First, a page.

syncing MTC-based digital multitrack with DV in NLE??
Our multi-use theatre (film & live event) has a Roland VM-7200 digital mixer to which I've recently added (now that they are available at a reasonable price) VSR-880 digital multitrack capability (currently one, planning for three total). One of my near-term goals is to be able to market ourselves as having the capability of allowing local bands etc to record themselves 'live' at our facility with a proper mixdown later. We're not looking to compete with the multi-million dollar remote trucks or produce studio-quality CDs, but I think we could make a few bucks with what we have. That part is pretty straightforward and I'm not too worried about the details of it.
However, what I would like to do eventually is combine a multi-camera video shoot along with it and edit the resulting audio and video down into DVD format and produce a reasonable quaility end result for the same local clients. The theatre itself is run as a non-profit and we still have construction debt to pay off (which this might help with), so cost is a definite issue. Expensive HDV or DVCAM editing suites are unfortunately out of the picture. I've looked around and my first idea is to use DV-format cameras capturing directly and independently via IEEE-1394 to multiple hard drives via FireStore or equivalent, then use a PC-based NLE to edit the footage, using the house mix audio to edit the video with. Syncing to the Roland VSR-880/VM-7200 to edit the multitrack audio is the issue. It speaks MIDI Time Code, not LANC/SMPTE/RS-422/etc.
THE BIG QUESTIONS:
Does anyone know of any relatively cost-effective hardware and/or editing software that can produce MTC out of a MIDI port based on internal DV timecode played back on a DV-acquired video file, or vice-versa? and/or can take a final stereo (or 5.1) mix via AES/EBU or S/PDIF input on a PC and replace (in sync) the existing audio track on a DV-acquired PC video file?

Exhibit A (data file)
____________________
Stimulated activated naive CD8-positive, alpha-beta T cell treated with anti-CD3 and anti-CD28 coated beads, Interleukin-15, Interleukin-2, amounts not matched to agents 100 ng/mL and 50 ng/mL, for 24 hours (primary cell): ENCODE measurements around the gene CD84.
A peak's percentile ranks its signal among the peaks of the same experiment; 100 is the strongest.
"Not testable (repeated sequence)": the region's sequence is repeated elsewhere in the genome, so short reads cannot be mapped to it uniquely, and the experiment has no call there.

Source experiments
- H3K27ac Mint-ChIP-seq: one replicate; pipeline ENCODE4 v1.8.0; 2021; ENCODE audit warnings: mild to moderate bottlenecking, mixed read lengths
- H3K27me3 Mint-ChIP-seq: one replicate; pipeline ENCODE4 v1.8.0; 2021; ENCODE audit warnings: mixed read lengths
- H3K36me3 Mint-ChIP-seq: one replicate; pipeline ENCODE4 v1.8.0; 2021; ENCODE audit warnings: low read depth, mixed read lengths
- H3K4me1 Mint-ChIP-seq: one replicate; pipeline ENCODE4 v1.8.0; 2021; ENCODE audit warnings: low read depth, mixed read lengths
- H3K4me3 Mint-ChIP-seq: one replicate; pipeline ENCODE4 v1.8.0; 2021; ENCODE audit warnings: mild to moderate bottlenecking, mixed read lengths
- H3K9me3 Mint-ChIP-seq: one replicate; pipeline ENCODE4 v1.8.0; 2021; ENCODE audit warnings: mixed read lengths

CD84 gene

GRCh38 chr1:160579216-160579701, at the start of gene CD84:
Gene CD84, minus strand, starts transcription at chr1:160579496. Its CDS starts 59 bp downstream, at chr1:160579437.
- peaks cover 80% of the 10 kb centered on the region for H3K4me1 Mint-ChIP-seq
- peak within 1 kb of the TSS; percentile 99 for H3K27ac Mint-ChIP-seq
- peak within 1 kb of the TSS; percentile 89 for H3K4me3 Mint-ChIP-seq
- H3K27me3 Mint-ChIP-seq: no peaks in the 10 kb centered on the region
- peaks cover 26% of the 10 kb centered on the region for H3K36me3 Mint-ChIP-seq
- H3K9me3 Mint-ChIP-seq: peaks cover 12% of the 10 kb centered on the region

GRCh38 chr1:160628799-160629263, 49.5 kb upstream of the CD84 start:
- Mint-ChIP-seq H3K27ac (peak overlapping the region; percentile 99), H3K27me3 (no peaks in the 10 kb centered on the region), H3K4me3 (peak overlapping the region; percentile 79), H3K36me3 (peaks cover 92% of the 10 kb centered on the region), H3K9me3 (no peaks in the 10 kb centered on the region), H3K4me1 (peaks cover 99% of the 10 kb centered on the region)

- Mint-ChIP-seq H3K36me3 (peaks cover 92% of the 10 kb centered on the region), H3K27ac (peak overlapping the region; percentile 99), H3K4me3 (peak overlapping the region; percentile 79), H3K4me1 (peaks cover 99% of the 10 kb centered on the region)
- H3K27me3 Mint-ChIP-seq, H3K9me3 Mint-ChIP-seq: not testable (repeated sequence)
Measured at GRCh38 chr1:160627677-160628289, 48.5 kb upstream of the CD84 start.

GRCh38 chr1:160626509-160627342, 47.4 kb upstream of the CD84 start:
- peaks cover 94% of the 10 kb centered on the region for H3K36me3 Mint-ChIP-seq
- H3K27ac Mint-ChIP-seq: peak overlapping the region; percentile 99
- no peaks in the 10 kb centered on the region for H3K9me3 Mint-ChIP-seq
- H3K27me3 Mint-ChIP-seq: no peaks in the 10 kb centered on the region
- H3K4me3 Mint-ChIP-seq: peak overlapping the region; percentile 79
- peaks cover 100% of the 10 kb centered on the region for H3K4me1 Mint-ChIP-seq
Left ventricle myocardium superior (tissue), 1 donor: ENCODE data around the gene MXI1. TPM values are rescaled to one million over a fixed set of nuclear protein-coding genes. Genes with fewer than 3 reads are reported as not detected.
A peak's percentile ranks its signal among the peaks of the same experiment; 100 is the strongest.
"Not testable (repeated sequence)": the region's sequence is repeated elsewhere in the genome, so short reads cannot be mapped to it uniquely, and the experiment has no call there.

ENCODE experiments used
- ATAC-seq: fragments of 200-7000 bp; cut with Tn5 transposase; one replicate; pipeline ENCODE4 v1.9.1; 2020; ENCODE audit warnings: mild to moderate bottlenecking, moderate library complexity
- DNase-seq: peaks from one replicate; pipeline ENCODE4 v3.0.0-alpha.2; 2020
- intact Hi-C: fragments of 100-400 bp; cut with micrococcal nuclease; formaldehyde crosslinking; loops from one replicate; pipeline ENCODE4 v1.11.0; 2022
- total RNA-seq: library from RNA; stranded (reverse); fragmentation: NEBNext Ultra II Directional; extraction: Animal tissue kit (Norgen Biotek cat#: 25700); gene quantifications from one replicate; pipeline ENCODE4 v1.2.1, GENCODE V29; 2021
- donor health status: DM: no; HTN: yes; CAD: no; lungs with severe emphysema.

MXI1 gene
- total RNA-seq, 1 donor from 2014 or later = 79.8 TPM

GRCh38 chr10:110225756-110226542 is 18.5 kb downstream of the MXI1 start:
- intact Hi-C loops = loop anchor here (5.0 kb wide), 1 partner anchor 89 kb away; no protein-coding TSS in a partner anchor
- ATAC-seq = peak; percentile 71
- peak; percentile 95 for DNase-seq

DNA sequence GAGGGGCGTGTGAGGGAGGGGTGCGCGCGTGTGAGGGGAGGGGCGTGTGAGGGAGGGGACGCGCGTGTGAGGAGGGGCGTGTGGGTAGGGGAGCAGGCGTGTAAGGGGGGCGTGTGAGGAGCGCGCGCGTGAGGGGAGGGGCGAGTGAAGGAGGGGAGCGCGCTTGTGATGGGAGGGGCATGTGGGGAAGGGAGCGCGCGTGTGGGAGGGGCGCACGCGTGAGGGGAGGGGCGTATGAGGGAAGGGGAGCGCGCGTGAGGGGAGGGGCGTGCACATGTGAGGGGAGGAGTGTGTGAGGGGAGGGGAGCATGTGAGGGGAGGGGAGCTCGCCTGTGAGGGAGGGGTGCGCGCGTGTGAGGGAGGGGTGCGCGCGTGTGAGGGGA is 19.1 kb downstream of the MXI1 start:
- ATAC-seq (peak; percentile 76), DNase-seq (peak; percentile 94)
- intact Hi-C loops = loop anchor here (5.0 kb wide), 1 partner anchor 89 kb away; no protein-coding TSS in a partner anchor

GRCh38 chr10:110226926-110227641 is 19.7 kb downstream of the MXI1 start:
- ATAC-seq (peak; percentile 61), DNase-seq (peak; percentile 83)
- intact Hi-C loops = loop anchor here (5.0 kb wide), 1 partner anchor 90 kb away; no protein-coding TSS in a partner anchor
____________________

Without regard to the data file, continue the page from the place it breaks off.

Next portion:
Also (and this might be a little off-topic), does anyone know if the internal TC generators on consumer/prosumer DV camcorders have the precision and stability to be in-sync with each other after an hour and a half of straight recording? I can envision using a digital clapboard to set a reference point to sync the start-point of the different independent video recordings, but will that be sufficient? I'm afraid that cost will probably prevent obtaining cameras where jam syncing can be easily accomplished...
Any input (including suggestions on other ways to handle it, or comments that I'm crazy :) ) would be appreciated.
Vegas is the top NLE for DV and multitrack audio. It started life as a protools wannabe for the PC but now is an amazing editor for video and audio. Note that it doesn't conform to the Avid interface standard that so many NLEs have used, but it does have a more PC-like interface that power users are extremely productive with and really enjoy.
I regularly slurp in stereo from HHB pro minidisc and sometimes slurp in 24 track from an Alesis HD24 and sync by hand to action and reference audio from a camera mic. (Sony PD150).
One of the key features of the HD24 for this application is that there is an available firewire interface for its drives - you just plug the drive into your pc, launch the Alesis software, and transfer your files to a PC drive. Simple and fast. This can be a tremendous issue with other multitrack recorders - you don't want something like aes/ebu or s/pdif to be your only way to slurp audio in, because then you're looking at perhaps 8+ transfer hours per recorded hour of 16 track. ADAT lightpipe will get you 8 tracks at a time, but I think it's pretty much a legacy method from the ADAT days and isn't included with my favorite sound cards.
Other features of the HD24 include 24 analog inputs and outputs (no extra cards to buy), uses standard and inexpensive ATA133 hard drives, caddies for the drives only $25. Note that another challenge with this kind of work is how you archive projects. Putting hard drives on the shelf turns out to be the only way, so using inexpensive standard drives helps.
I just harness up with a 24 channel TRS-TRS snake from the direct outs of the board to the HD24. Done. (don't forget to hit record!) And yes, multiple HD24s can be synched as well.
I've never had sync drift problems over 1+ hours of continuous DV-prosumer video.
My understanding is that Vegas can generate what's needed for midisync but I've not used that. If it works as advertised your suggested workflow would probably be fine. Vegas can be downloaded as a demo - see if it works (you'll need some pc-midi interface).
That's my preference and workflow - slurp it all in to the PC and don't bother with timecode chase. BTW, Vegas has tremendous support in forums, and the Cow has a great one. Check it out.